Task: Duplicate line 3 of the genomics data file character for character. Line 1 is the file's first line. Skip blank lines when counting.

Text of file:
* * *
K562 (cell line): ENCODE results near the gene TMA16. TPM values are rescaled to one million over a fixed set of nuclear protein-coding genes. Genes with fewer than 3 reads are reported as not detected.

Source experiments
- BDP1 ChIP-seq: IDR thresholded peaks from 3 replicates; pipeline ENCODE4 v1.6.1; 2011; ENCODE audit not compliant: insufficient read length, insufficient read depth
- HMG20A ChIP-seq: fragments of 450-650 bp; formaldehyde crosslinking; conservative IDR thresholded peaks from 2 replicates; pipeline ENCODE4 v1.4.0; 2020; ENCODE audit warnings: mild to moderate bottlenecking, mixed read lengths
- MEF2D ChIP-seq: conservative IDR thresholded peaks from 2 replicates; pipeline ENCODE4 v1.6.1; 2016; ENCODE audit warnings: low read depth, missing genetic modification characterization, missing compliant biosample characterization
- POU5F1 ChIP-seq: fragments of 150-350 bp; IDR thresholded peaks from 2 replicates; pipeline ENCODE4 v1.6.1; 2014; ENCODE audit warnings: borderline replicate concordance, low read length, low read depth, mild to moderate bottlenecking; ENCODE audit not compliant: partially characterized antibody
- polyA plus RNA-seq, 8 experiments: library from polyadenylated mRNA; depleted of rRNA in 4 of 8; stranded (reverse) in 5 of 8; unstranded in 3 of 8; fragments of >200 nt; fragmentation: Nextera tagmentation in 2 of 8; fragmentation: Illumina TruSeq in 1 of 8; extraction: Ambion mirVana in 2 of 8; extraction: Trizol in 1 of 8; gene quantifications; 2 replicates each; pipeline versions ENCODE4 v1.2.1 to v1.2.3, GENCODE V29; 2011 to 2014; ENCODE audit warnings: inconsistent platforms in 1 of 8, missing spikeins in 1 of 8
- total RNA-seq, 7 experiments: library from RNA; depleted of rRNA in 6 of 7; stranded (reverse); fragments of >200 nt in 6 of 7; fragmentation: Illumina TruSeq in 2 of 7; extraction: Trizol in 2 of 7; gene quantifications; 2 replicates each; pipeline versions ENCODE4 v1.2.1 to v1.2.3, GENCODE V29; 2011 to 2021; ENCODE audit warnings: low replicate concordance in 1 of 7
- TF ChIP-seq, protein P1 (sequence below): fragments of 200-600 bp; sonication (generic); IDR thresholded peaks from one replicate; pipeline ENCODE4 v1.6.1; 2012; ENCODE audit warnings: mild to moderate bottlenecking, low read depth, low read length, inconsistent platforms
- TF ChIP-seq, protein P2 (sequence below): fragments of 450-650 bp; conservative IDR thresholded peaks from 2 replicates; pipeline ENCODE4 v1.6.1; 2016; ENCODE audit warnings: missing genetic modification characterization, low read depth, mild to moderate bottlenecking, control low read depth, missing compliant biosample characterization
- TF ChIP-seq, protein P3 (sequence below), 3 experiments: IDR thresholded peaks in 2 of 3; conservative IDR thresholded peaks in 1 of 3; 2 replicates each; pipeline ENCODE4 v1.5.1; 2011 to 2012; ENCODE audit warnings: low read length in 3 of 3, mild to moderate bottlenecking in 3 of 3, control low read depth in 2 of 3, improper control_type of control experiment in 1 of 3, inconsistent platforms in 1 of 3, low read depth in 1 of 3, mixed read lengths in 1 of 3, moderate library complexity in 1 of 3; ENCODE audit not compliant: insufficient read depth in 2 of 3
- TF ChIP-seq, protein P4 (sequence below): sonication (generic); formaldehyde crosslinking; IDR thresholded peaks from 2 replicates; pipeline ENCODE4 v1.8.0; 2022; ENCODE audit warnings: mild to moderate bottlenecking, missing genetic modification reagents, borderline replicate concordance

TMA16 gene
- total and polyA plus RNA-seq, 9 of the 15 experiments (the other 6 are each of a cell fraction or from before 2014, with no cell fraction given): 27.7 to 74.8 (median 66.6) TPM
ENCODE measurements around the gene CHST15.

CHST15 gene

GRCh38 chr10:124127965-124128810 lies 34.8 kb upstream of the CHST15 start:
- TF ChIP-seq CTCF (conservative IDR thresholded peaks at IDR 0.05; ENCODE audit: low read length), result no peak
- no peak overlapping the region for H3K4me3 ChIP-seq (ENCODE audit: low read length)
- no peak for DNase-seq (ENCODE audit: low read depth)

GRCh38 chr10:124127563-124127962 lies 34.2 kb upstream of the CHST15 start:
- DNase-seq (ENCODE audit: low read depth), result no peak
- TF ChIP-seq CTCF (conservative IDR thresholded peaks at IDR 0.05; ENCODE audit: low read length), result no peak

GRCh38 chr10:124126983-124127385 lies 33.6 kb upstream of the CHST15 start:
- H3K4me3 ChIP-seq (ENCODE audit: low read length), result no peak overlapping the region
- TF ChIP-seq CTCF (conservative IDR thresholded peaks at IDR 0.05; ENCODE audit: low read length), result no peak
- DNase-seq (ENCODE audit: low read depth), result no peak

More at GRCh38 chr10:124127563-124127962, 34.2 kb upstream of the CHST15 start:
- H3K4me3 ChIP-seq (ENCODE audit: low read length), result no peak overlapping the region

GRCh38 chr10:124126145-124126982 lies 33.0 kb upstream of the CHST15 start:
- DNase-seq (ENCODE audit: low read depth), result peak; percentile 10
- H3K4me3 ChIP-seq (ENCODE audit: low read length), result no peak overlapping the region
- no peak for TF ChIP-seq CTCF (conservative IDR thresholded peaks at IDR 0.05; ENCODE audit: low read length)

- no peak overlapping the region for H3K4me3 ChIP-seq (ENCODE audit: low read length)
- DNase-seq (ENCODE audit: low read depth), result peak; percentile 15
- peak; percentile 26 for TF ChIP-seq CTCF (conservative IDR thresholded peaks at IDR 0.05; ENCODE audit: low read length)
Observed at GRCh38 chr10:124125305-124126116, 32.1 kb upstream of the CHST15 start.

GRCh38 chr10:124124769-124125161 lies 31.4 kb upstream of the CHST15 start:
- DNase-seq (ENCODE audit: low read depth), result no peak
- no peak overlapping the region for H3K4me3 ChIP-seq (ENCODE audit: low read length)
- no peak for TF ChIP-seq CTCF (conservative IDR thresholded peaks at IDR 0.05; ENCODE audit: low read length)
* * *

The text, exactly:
- BDP1 ChIP-seq: IDR thresholded peaks from 3 replicates; pipeline ENCODE4 v1.6.1; 2011; ENCODE audit not compliant: insufficient read length, insufficient read depth